Brooks Memorial State Park
Guide

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Introduction

Brooks Memorial State Park is a perfect place for RVers to experience nature with numerous hiking trails, the Little Klickitat River and a superb campground boasting 23 campsites with full hookups for motorhomes. Located 13 miles north of Goldendale, Washington, the 700-acre park is situated between the southern Yakima Valley and the Simcoe Mountains. The first parcel of land for Brooks Memorial State Park was purchased in 1944 and the park continued to grow until 1957. The park is named after Nelson B. Brooks who was instrumental in building numerous roads within the surrounding community.

Once the homeland of the Yakama Indian Tribe, the tribe signed a treaty with the government in 1855 and was granted land known as the Yakama Indian Reservation. Although the treaty allowed two years for the tribe to relocate to the reservation, settlers began moving into the area almost immediately. The arrival of settlers forced Chief Kamiakin to declare war which lasted until 1859.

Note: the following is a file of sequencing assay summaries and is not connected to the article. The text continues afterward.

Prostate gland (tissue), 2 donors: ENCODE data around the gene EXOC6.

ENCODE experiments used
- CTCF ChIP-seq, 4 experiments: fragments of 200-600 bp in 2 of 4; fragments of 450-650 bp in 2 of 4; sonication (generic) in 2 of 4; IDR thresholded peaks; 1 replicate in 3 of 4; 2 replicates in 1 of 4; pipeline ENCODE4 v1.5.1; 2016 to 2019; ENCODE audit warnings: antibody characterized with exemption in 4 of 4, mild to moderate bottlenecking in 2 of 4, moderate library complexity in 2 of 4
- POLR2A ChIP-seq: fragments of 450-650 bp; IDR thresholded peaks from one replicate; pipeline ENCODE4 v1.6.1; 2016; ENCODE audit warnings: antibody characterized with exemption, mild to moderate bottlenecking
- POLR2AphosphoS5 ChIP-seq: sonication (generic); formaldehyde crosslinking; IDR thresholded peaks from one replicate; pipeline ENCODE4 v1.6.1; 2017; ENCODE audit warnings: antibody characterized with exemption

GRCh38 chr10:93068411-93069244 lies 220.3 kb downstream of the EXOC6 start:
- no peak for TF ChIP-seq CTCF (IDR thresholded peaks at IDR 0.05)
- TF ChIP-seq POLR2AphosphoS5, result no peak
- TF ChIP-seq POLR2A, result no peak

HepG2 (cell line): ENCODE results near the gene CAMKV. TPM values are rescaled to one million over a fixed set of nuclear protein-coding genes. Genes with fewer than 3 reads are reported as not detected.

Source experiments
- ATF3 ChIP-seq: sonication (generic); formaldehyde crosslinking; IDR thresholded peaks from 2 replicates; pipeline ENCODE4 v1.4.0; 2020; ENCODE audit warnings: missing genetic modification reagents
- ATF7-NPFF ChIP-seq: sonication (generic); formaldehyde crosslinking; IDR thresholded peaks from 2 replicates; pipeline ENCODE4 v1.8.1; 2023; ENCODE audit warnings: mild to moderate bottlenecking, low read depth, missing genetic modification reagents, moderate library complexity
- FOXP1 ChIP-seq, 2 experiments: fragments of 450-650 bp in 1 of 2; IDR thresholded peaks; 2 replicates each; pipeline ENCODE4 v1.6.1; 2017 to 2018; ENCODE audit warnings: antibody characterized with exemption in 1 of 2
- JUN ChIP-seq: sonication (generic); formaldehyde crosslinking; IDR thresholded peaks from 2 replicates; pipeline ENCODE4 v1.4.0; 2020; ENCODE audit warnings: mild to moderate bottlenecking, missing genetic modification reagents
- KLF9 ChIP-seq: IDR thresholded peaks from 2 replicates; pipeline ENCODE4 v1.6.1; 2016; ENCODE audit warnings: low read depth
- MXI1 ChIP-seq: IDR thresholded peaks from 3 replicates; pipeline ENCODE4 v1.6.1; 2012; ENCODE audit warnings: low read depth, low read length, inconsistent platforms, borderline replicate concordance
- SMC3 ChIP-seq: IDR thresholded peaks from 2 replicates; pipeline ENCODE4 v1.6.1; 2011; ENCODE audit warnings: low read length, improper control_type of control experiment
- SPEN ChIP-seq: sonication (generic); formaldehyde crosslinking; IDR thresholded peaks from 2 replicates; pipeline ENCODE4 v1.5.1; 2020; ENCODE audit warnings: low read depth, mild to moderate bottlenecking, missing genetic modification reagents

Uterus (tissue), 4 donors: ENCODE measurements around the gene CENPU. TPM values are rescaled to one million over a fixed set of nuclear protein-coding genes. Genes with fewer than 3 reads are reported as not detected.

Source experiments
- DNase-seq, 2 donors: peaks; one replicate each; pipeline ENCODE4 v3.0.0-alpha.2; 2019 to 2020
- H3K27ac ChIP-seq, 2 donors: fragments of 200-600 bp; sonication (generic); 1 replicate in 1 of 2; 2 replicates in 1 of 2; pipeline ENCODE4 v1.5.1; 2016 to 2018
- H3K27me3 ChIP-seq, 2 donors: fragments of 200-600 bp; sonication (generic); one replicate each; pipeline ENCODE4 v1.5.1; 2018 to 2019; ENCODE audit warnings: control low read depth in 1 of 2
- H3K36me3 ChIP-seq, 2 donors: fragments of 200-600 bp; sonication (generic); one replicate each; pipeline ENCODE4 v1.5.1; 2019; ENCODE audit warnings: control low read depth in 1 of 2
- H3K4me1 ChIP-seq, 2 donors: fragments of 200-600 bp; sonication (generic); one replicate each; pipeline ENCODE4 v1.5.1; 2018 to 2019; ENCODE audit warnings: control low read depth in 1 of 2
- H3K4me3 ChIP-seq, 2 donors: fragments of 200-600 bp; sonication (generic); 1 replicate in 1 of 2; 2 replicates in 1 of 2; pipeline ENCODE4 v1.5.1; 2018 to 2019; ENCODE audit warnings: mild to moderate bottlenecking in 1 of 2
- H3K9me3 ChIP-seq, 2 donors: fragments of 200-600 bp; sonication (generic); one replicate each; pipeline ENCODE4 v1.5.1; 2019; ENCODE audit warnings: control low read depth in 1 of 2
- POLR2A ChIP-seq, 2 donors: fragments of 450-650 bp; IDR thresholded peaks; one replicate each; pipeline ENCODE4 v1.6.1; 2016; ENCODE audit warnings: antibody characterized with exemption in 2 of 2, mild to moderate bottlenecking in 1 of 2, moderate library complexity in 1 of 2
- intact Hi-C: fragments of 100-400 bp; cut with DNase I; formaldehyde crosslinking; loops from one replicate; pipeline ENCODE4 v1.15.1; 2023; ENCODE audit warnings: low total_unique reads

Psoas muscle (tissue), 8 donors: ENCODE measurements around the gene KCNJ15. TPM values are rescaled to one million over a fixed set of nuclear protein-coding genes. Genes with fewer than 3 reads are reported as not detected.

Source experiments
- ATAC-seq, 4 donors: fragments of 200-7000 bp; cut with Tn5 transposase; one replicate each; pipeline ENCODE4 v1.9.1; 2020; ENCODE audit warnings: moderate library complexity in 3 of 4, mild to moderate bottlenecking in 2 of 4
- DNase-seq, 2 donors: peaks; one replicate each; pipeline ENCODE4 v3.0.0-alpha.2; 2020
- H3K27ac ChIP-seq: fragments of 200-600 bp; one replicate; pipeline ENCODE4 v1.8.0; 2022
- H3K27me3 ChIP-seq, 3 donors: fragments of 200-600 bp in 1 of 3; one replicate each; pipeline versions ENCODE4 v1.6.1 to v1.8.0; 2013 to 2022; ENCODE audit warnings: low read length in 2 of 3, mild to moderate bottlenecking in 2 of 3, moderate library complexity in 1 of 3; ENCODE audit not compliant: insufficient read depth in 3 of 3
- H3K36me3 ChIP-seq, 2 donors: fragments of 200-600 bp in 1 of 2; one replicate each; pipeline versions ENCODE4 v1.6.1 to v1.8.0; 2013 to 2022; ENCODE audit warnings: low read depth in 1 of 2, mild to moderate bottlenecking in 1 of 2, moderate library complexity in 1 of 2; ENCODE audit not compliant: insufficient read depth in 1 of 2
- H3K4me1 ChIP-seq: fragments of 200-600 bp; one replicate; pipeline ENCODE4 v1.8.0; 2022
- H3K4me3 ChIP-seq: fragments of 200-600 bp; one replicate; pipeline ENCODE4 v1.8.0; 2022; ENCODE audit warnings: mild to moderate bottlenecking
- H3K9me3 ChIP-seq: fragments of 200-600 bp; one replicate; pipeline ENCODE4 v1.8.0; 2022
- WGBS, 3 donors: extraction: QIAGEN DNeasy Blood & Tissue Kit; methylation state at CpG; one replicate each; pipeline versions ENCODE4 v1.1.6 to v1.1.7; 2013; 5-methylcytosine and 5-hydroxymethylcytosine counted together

Activities within Brooks Memorial State Park are plentiful with opportunities to hike, fish, and horseback ride. There is even a disc golf course within the park. The on-site Environmental Learning Center is ideal for RVers to learn more about the surrounding landscape of south-central Washington and the Yakima Valley. Another point of interest in the park is the memorial to Nelson B. Brooks which is great for taking a selfie next to.

The weather at Brooks Memorial State Park is pleasant for RVers with summer months bringing temperatures in the mid-70s to 80s along with minimal rain. Wintertime has temperatures ranging from the mid-20s to low 30s and snowfall of up to 12 inches in December and January.

RV Rentals in Brooks Memorial State Park

Transportation in Brooks Memorial State Park

Driving

Motorhomes can access Brooks Memorial State Park from Washington Highway 97 that runs through the Yakima Valley. Driving from north to the park from Goldendale is not complicated with easy terrain that follows the relatively easy landscape of the valley. The Yakima Valley is packed with plenty of agricultural land and drivers should be aware of large trucks, tractors, and combines on the road during harvest time.

Big rig drivers traveling south along Highway 97 from Toppenish will encounter a few more challenging conditions. The road has many curves, and a few hairpin turns that might be difficult for big rigs. The undulating terrain driving south forbids motorhomes from reaching high speeds. While driving you should always use the pull outs to ensure that traffic flows remain steady.